By Daniel Malakowsky
"Even as he chose us in him before the foundation of the world..." ~ Ephesians 1:4a
Some of the great gifts of the Reformation were the translation of the sacred scriptures into the vernacular of the day and the empowerment of the laity through emphasizing the priesthood of all believers. The Gospel had once more been placed in accessible ways for all to embrace. The unfortunate consequences of this though are well described by Alister McGrath in his book, Christianity's Dangerous Idea:
"The fundamental difficulty that the Reformation faced: the absence of any authoritative interpreter of scripture that could give ruling on contested matters of biblical interpretation. The question was not simply whether Luther or Zwingli was right: it was whether the emerging Protestant movement possessed the means to resolve such questions of biblical interpretation."
What this means, and what McGrath is here highlighting, is that in the Reformation a church was emerging that was becoming increasingly detached from its authoritative moorings and a vacuum was created in terms of who and how that role would be filled.
Why do I bring that up in a series of blogs on Paul's vision of unity in the epistle of Ephesians? To understand that is to understand the way in which the centuries since that unleashing of both renewal and division known as the Reformation have been impacted by new and innovative ways of approaching scripture. While mainline Protestantism viewed itself in continuity with the past, it was a selective continuity usually embracing those who supported the theological tendencies of its founders and leaders. More radical forms of the Reformation tended to embrace a view of themselves as restorationist and not reformers, and thus there was no continuity to be had with the past. In summary then, this movement to reform opened the door for the church, especially the church in the West, to be shaped and influenced by rapid transitions in culture and intellectual thought in the subsequent centuries.
Fast forward and you will find that a theology of the priesthood of all believers lends itself to more democratic forms of polity and governance. Isolationist histories can then be written and while everyone lives in a world that holds congruence with its past, individuals could view a world in which that no longer mattered. Eventually as culture and church continued to emphasize the individual it become the only thing that mattered. By the time you reach the 19th century and the Second Great Awakening you can hear the boisterous chant of the individual through the decree of 'no creed but the Bible.' What this really equates to is the ability of the individual to view themselves as autonomous from the community where it is just me, God and my bible. All this is to say that we have been shaped by our cultural history of individualism and our isolationist tendencies. This has and continues to influence our reading of Paul and thus our understanding of what we are reading.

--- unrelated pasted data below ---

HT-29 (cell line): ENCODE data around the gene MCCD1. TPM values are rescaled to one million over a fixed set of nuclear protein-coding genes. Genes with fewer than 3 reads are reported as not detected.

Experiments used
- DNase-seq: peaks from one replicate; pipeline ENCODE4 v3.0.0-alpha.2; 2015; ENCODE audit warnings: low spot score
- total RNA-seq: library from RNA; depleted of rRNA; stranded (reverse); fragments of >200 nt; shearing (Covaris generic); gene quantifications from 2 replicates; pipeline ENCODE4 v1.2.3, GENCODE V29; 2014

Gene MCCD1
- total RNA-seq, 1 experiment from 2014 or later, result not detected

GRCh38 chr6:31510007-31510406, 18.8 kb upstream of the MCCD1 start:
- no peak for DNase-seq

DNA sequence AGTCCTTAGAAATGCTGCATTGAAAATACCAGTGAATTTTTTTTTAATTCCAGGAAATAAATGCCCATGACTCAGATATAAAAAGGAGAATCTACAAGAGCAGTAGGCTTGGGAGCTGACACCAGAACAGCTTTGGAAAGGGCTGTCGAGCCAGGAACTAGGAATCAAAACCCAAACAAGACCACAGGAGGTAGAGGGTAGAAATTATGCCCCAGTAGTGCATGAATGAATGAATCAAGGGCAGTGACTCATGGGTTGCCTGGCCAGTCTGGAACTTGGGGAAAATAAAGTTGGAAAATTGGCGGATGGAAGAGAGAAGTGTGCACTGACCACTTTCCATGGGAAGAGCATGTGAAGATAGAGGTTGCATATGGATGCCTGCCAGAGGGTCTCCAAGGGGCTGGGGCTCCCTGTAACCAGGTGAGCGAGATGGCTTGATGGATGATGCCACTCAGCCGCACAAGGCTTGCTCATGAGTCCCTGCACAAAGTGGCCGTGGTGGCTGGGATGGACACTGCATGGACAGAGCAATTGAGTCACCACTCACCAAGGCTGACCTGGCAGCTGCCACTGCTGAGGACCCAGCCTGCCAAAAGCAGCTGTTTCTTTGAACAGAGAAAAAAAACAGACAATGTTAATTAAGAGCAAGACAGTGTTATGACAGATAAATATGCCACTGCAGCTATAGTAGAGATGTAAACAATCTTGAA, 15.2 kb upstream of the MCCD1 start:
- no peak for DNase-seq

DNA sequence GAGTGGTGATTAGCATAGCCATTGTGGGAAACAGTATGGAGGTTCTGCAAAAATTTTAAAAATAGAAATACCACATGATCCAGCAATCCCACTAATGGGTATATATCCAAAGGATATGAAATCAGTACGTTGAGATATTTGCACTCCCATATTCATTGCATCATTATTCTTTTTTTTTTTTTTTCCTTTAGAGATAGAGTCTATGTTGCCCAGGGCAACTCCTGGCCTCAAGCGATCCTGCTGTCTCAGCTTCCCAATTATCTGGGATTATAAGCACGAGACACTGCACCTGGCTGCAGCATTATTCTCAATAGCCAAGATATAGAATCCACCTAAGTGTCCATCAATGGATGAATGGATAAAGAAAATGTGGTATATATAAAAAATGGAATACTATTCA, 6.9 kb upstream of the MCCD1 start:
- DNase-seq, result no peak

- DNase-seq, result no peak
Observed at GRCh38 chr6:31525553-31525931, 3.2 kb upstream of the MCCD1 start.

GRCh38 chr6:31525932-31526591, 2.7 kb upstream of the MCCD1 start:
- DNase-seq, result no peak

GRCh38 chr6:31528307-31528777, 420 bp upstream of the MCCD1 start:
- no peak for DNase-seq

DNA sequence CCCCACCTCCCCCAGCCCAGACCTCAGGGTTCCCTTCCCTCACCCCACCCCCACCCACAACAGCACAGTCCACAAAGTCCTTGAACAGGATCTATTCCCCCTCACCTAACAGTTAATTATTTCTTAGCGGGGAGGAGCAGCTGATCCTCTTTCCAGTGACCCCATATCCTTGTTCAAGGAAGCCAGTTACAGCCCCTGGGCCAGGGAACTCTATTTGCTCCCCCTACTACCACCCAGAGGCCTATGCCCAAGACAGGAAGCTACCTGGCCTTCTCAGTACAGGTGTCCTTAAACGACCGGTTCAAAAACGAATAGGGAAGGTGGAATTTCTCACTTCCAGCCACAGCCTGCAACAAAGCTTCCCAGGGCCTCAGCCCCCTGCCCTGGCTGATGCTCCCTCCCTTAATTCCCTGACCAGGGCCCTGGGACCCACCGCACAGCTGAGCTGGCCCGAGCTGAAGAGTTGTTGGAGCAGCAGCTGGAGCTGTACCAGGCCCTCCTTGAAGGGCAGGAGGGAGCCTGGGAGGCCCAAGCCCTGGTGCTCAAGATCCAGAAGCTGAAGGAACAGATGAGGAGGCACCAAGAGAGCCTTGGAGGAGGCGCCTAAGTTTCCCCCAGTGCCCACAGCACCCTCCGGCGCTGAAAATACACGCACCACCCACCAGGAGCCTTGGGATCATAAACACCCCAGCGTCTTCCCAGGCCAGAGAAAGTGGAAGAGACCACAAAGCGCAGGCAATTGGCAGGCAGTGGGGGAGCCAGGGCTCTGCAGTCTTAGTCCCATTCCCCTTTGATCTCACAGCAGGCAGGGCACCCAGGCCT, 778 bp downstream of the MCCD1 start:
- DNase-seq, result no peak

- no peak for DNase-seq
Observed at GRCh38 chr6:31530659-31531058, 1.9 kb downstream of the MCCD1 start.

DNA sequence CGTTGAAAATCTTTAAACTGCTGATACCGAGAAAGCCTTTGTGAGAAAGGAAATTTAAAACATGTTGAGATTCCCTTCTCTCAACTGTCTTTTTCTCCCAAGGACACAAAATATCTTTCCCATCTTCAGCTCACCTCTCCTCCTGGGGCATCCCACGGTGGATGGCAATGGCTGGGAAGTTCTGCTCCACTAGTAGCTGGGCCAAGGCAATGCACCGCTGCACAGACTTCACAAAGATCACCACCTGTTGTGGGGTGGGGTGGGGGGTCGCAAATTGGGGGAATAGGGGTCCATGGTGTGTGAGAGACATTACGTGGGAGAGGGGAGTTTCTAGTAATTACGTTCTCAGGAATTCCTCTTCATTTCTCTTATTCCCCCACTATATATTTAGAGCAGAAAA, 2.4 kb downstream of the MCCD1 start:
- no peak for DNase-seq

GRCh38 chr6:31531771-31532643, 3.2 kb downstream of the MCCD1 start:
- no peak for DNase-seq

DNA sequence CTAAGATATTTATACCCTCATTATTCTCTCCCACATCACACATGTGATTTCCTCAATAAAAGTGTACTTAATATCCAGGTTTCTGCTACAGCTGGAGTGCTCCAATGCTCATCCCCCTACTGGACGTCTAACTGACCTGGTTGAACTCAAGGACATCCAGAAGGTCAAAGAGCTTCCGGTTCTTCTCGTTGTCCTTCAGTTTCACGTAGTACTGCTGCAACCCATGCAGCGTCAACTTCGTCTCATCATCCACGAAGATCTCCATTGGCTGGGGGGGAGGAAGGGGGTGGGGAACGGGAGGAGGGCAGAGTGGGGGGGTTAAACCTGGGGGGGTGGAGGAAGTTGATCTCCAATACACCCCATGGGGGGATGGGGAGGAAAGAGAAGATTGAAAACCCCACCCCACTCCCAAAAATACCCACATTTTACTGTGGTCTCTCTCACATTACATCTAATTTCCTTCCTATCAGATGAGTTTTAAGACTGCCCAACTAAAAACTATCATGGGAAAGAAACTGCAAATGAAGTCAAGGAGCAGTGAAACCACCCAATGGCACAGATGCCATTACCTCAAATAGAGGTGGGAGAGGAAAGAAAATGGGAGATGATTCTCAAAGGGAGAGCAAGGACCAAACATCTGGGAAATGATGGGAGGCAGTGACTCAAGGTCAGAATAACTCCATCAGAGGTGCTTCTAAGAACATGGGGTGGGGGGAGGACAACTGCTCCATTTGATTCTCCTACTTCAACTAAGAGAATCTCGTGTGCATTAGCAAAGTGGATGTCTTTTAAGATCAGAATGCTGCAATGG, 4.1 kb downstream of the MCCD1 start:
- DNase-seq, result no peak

One of the great passages in all of scripture is Ephesians 1:3-14, 202 power packed words coalescing into a single sentence in the Greek. Much emphasis has been made though of this passage and what it speaks to in terms of individual election. While not denying the truths of those conversations and avoiding the convoluted debates surrounding them, too often this individualism is triumphed over the corporate and communal nature of election that Paul is holding front and center to begin this epistle. It is impossible to find any pronoun or verb in this passage that speaks of an individual, only the plural forms of such words that emphasize the communal nature of the Gospel. It is not 'my adoption' or 'my inheritance' that Paul is speaking of, but that of 'ours.' We miss the fact that Paul, as a Jew, is speaking to a church composed of majority Gentile population, and using language of inclusion and belonging. It is 'we' who have redemption through the blood of Jesus, and who have been blessed together as God has made known the mystery of will with the purpose of uniting all things. To read Ephesians then, is to read it corporately and communally, recognizing that the great gift and power that is in it is in the power of Christ to bring union to God and thus communion with one another. This is not to lose the individual, as all communities are only such as individuals come together, but to help the individual find their identity and purpose in the triune God revealed in Christ and the great 'us' that is adopted into him.
We must be reminded that Paul was most likely writing this from prison for living out the nature of the very truths he is inviting us into (ref. Acts 21:27-29), sharing his covenantal belonging in Christ with a Gentile. The great mystery of the Gospel is not for Paul a hyper individualism with a predetermined view of election, but how the corporate nature of election in Christ was unfolding in the church. In approaching Paul and understanding his vision of unity it is imperative to recognize that Paul, again a first century Jew, is now using the language of covenant and belonging with Gentiles in the church only through the love and power of Christ in the resurrection. We must move beyond our conditioned individualism and join the great 'us' that Paul is calling forth in Christ.
“My people are my community, which is both the small community, those who live together, and the larger community which surrounds it and for which it is there. ‘My people’ are those who are written in my flesh as I am in theirs. Whether we are near each other or far away, my brothers and sisters remain written within me.” ~ Jean Vanier